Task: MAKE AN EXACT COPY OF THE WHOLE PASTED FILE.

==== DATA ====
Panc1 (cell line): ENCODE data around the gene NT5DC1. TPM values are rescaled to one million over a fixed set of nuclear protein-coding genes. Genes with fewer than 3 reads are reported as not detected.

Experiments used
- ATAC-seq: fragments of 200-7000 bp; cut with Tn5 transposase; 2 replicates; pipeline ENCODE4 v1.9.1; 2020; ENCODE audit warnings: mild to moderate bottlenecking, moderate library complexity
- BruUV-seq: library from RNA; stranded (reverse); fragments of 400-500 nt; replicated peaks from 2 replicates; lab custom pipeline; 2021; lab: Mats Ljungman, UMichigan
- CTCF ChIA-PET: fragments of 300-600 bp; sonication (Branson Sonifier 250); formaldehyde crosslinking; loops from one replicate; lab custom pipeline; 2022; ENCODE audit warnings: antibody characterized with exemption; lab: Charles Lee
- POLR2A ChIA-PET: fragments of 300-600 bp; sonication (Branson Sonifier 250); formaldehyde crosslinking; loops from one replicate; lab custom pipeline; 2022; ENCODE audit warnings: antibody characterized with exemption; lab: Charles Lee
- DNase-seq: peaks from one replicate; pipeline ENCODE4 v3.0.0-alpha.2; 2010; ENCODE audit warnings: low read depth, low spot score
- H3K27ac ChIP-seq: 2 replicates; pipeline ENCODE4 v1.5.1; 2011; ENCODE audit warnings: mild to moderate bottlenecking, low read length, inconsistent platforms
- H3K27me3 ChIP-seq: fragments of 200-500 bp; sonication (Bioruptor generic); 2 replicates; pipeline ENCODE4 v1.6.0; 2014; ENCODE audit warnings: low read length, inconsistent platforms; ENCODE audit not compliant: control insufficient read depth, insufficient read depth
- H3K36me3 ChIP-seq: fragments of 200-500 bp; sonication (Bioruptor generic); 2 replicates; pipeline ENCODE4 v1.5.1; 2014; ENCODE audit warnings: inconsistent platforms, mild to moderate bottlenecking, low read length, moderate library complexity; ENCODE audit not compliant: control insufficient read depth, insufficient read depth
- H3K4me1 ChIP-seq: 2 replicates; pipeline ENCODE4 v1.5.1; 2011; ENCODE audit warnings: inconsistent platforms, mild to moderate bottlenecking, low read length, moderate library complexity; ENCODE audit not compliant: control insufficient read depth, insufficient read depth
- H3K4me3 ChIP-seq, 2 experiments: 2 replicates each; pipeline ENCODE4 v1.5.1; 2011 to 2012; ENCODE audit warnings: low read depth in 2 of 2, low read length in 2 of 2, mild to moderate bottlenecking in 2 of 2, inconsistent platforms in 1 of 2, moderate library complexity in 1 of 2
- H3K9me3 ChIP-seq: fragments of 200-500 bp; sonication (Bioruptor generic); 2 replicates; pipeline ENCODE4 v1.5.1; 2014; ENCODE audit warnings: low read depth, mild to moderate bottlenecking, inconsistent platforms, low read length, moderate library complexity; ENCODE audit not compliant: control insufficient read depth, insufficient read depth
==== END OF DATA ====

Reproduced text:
Panc1 (cell line): ENCODE data around the gene NT5DC1. TPM values are rescaled to one million over a fixed set of nuclear protein-coding genes. Genes with fewer than 3 reads are reported as not detected.

Experiments used
- ATAC-seq: fragments of 200-7000 bp; cut with Tn5 transposase; 2 replicates; pipeline ENCODE4 v1.9.1; 2020; ENCODE audit warnings: mild to moderate bottlenecking, moderate library complexity
- BruUV-seq: library from RNA; stranded (reverse); fragments of 400-500 nt; replicated peaks from 2 replicates; lab custom pipeline; 2021; lab: Mats Ljungman, UMichigan
- CTCF ChIA-PET: fragments of 300-600 bp; sonication (Branson Sonifier 250); formaldehyde crosslinking; loops from one replicate; lab custom pipeline; 2022; ENCODE audit warnings: antibody characterized with exemption; lab: Charles Lee
- POLR2A ChIA-PET: fragments of 300-600 bp; sonication (Branson Sonifier 250); formaldehyde crosslinking; loops from one replicate; lab custom pipeline; 2022; ENCODE audit warnings: antibody characterized with exemption; lab: Charles Lee
- DNase-seq: peaks from one replicate; pipeline ENCODE4 v3.0.0-alpha.2; 2010; ENCODE audit warnings: low read depth, low spot score
- H3K27ac ChIP-seq: 2 replicates; pipeline ENCODE4 v1.5.1; 2011; ENCODE audit warnings: mild to moderate bottlenecking, low read length, inconsistent platforms
- H3K27me3 ChIP-seq: fragments of 200-500 bp; sonication (Bioruptor generic); 2 replicates; pipeline ENCODE4 v1.6.0; 2014; ENCODE audit warnings: low read length, inconsistent platforms; ENCODE audit not compliant: control insufficient read depth, insufficient read depth
- H3K36me3 ChIP-seq: fragments of 200-500 bp; sonication (Bioruptor generic); 2 replicates; pipeline ENCODE4 v1.5.1; 2014; ENCODE audit warnings: inconsistent platforms, mild to moderate bottlenecking, low read length, moderate library complexity; ENCODE audit not compliant: control insufficient read depth, insufficient read depth
- H3K4me1 ChIP-seq: 2 replicates; pipeline ENCODE4 v1.5.1; 2011; ENCODE audit warnings: inconsistent platforms, mild to moderate bottlenecking, low read length, moderate library complexity; ENCODE audit not compliant: control insufficient read depth, insufficient read depth
- H3K4me3 ChIP-seq, 2 experiments: 2 replicates each; pipeline ENCODE4 v1.5.1; 2011 to 2012; ENCODE audit warnings: low read depth in 2 of 2, low read length in 2 of 2, mild to moderate bottlenecking in 2 of 2, inconsistent platforms in 1 of 2, moderate library complexity in 1 of 2
- H3K9me3 ChIP-seq: fragments of 200-500 bp; sonication (Bioruptor generic); 2 replicates; pipeline ENCODE4 v1.5.1; 2014; ENCODE audit warnings: low read depth, mild to moderate bottlenecking, inconsistent platforms, low read length, moderate library complexity; ENCODE audit not compliant: control insufficient read depth, insufficient read depth